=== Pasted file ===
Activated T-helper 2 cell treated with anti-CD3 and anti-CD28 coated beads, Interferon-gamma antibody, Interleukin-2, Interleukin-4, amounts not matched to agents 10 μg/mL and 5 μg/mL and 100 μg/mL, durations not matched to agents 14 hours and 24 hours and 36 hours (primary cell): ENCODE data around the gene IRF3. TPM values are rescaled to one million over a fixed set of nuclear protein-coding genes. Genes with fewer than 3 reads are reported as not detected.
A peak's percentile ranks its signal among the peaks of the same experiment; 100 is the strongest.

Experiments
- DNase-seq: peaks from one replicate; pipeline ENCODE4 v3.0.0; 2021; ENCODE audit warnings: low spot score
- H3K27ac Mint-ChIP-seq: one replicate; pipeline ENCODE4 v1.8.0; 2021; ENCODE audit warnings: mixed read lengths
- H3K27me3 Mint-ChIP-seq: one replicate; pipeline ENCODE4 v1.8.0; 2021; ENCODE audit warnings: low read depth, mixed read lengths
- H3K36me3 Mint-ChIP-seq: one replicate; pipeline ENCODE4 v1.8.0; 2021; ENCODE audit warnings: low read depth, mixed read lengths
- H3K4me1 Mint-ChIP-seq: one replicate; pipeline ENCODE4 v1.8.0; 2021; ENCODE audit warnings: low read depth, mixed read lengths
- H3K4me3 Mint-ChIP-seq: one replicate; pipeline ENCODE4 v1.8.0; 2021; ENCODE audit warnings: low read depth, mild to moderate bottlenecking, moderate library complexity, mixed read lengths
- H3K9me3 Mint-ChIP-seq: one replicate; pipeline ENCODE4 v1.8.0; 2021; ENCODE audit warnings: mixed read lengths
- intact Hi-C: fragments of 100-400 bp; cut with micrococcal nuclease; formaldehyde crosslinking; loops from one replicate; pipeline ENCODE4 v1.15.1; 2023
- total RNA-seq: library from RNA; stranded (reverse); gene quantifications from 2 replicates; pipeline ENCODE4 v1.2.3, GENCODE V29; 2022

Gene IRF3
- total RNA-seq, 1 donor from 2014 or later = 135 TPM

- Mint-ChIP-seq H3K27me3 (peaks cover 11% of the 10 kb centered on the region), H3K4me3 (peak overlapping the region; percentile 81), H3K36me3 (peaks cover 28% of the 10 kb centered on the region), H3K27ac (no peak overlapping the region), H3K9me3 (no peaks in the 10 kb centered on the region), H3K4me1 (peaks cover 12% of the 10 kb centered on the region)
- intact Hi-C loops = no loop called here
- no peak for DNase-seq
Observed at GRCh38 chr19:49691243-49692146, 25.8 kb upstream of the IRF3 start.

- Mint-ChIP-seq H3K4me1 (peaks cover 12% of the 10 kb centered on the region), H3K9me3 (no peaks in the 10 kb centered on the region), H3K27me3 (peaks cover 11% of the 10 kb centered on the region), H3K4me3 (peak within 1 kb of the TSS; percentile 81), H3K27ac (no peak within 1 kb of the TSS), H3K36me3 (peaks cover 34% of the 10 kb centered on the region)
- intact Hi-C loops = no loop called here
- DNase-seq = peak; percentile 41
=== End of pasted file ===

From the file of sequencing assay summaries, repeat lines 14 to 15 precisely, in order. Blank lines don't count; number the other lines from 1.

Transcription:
- total RNA-seq, 1 donor from 2014 or later = 135 TPM

- Mint-ChIP-seq H3K27me3 (peaks cover 11% of the 10 kb centered on the region), H3K4me3 (peak overlapping the region; percentile 81), H3K36me3 (peaks cover 28% of the 10 kb centered on the region), H3K27ac (no peak overlapping the region), H3K9me3 (no peaks in the 10 kb centered on the region), H3K4me1 (peaks cover 12% of the 10 kb centered on the region)